According to Intel the i9-9900T was launched in Q2'19 but I can't find it in any retailers or online.

I have tried some other T designated CPUs and no luck with those either.

I am interested in the T designated CPUs for their low power specs, which imply lower heat dissipation hence lower noise in their cooling.

Is the i9-9900T available for end-users at all?


Yes, you can buy the I9-9900T as an end-user. See e.g. here: https://clevo-computer.com/de/komponenten-zubehoer/prozessoren-cpus/intel/intel-9th-gen-coffee-lake-r/intel-core-i9/1392/intel-core-i9-9900t-8x-2.10ghz-tray-cm8068403874122

Adding a bit of speculation: it was probably never intended by Intel to reach the end-user market as a stand-alone product. Hence why only the tray version is available, and no "boxed" version.

Further speculating on the intended use-case: if availability is a problem in your part of the world, you can just emulate an I9-9900T. Buy a regular I9-9900, und underclock/undervolt it. You will get pretty close in terms of power consumption. And if lower noise is your original motivation to get this CPU in particular, investing in a decent aftermarket cooler will absolutely help with that.

  • I wouldn't consider the tray versions of CPUs to be an "end-user" product because the original sale of full trays are sold to OEMs in bulk orders. Also, the tray CPUs might come with a different warranty than the boxed CPUs, depending on the reseller. But that's just semantics, you can still buy a single CPU taken from a tray, but through distributors and online sellers rather than retailers (which only get consumer boxed CPUs). – Romen Jan 6 '20 at 20:58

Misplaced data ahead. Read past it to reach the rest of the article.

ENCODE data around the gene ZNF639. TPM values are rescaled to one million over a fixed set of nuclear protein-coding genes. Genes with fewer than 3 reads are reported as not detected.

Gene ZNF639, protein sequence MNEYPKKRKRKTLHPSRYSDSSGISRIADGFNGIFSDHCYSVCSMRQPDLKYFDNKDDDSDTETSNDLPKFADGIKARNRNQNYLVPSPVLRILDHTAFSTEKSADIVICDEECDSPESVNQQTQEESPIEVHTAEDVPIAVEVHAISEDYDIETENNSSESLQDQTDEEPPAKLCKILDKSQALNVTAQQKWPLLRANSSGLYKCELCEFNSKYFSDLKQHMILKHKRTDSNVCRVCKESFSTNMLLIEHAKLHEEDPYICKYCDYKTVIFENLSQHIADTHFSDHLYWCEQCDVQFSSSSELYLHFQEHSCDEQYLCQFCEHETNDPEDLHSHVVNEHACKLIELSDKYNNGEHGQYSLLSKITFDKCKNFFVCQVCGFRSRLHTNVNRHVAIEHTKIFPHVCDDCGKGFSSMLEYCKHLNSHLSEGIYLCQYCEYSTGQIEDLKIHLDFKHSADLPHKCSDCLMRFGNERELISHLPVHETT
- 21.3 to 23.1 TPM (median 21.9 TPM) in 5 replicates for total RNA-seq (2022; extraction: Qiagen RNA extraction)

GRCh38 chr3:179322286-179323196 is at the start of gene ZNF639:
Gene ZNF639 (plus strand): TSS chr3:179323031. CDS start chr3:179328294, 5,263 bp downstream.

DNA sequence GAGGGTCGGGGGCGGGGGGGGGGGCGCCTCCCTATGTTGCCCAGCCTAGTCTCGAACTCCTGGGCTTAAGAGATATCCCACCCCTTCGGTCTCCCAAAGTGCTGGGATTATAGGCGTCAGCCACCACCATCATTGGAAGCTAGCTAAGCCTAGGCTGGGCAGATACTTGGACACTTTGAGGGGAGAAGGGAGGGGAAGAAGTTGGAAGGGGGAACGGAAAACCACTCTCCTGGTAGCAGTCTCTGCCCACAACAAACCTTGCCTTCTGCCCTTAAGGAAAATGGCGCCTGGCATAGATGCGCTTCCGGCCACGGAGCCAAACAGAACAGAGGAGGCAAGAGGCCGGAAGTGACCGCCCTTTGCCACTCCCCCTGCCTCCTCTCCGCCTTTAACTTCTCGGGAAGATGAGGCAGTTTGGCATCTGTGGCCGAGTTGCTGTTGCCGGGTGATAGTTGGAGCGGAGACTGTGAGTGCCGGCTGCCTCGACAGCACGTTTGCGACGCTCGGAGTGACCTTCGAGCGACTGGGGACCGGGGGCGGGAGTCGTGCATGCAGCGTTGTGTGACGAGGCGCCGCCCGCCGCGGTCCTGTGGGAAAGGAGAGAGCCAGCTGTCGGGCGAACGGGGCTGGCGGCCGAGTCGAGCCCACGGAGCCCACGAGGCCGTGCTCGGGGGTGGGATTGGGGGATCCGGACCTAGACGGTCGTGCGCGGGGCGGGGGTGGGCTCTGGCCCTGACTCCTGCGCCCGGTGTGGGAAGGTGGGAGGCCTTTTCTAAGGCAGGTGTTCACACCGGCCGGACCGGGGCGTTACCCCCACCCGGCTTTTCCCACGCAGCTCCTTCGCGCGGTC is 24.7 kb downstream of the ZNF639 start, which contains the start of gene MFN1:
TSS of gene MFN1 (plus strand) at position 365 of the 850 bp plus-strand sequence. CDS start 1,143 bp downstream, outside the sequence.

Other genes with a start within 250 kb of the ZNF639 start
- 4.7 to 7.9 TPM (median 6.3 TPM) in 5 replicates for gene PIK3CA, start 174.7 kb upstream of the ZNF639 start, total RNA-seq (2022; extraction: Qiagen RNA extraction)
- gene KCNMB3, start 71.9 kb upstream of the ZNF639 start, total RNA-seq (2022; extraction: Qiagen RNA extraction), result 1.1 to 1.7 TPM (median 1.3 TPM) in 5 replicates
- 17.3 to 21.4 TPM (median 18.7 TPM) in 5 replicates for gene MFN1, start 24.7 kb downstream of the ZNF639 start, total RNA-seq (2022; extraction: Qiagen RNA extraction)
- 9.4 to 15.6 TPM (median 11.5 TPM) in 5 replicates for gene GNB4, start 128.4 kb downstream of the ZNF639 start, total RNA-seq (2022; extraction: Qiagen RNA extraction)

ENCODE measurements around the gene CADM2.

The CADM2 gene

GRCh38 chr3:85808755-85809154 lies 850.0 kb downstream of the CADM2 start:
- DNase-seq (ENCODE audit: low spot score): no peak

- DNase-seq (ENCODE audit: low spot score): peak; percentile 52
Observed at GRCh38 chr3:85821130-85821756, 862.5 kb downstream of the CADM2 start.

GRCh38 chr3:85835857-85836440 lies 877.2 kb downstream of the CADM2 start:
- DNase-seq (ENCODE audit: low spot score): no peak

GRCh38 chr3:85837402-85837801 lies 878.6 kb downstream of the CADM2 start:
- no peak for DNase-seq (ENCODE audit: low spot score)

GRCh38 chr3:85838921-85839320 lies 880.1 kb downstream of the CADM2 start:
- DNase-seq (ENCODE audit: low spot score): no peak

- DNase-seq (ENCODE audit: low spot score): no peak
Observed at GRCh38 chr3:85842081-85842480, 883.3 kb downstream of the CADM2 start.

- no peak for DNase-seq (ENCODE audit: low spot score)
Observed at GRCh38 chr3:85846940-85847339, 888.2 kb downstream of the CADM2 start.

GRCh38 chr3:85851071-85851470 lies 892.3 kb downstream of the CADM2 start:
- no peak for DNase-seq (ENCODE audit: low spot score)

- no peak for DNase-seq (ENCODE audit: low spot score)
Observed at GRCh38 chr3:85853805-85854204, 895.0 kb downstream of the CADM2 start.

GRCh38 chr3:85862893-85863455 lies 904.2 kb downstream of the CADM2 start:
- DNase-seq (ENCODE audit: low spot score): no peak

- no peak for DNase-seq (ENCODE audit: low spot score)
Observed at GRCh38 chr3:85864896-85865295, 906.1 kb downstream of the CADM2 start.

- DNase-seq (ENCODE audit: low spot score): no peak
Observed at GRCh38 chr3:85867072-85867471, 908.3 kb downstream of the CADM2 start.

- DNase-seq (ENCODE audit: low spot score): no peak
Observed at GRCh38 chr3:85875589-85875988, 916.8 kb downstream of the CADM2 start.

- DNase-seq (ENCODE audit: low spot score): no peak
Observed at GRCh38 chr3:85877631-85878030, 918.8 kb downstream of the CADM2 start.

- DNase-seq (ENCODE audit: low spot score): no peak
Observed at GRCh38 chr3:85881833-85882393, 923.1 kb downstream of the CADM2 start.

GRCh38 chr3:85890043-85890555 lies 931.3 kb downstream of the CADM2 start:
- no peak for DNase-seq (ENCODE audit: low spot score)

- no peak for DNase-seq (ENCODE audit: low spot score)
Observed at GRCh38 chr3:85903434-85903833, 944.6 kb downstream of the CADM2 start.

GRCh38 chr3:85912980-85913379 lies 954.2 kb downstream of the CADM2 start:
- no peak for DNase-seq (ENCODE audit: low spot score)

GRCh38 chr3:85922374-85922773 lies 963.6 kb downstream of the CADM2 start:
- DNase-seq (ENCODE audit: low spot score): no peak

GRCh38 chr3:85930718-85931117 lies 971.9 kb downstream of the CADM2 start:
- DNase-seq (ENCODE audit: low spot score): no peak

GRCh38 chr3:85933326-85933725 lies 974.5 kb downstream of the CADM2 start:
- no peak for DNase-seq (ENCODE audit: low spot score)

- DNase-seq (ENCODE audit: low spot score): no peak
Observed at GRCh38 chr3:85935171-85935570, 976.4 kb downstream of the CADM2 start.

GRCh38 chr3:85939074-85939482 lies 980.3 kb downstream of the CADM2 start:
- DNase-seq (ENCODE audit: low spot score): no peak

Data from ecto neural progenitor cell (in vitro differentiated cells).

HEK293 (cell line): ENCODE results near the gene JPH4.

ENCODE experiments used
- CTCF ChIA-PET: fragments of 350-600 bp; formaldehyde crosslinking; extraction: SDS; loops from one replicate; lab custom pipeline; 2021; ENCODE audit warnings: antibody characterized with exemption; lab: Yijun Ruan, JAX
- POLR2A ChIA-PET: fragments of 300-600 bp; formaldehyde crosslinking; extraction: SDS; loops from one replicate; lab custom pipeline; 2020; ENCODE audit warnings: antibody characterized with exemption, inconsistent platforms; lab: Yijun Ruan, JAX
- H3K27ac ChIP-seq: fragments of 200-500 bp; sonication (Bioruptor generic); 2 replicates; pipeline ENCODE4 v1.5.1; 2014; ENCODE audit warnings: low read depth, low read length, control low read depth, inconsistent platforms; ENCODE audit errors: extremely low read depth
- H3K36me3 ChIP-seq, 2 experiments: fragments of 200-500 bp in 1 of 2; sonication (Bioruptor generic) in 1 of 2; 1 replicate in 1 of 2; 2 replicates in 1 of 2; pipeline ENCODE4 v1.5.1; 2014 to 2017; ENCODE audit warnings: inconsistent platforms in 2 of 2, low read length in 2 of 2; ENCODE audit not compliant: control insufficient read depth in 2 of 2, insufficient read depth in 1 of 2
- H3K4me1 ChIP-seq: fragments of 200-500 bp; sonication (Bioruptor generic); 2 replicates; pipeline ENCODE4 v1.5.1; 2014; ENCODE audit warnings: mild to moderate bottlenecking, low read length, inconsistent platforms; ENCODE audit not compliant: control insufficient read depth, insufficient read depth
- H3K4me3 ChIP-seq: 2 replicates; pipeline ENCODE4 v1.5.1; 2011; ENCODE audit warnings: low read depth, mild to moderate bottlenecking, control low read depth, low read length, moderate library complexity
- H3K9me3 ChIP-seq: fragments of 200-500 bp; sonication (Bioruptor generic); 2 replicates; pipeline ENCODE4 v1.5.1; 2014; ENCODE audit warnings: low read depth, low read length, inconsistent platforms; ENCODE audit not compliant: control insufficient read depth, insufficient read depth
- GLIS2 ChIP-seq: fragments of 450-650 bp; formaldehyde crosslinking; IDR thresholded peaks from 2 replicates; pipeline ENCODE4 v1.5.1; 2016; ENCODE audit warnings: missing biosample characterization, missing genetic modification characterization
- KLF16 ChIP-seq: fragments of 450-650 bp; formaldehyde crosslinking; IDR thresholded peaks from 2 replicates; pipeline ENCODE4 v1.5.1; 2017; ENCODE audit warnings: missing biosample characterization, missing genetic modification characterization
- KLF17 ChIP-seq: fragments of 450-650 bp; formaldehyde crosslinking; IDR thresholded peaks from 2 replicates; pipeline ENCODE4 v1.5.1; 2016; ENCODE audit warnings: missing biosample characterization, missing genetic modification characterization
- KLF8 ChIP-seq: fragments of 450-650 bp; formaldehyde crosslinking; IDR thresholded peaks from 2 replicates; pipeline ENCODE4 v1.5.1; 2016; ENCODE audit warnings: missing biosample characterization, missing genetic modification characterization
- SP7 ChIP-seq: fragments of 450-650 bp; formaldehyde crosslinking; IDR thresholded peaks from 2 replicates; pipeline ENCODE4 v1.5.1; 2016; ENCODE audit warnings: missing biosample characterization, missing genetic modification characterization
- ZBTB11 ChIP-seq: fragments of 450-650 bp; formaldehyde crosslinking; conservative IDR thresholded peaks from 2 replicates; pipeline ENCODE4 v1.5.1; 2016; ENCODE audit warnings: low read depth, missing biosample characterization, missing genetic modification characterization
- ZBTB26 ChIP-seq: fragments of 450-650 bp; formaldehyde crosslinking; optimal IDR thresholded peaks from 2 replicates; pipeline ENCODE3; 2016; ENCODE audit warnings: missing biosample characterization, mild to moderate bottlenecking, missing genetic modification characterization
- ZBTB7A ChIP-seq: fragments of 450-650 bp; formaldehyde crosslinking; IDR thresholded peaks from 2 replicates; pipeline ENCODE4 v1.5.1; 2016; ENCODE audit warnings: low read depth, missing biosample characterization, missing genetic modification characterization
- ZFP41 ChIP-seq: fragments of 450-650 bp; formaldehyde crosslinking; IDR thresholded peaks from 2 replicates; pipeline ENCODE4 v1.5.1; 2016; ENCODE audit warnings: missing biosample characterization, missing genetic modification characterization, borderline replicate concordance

• That was exactly the point I was trying to make in the second paragraph – user13807 Jan 7 '20 at 4:13
  • @MechEng Thanks for your input. Where can I learn about underclocking/undervolting and what is Intel position on those practices? – Vectorizer Jan 8 '20 at 16:06
  • The procedures are basically the same as with overclocking, a topic which will show up many more guides when you enter it into the search engine of your choice. Only instead of aiming for the highest clock speed, you optimize towards lowest possible voltage at a lower clock speed. Not sure if Intel has a public position on that, but it's not like they would monitor what you do with your CPU ;) – user13807 Jan 11 '20 at 22:52

Some CPU models are only sold to OEMs in trays for building PCs, such as the i9-9900T in this case.

There are many resellers selling CPUs from a tray, which MechEng has pointed out in their answer. So they are technically available to end-users but they are essentially 2nd-hand CPUs. Without sealed retail packaging, you might not be able to tell whether it has been installed in a system before.

Keep in mind that Intel's tray CPUs are not covered by any warranty. The only support you will have for the CPU will be from the reseller, if any.


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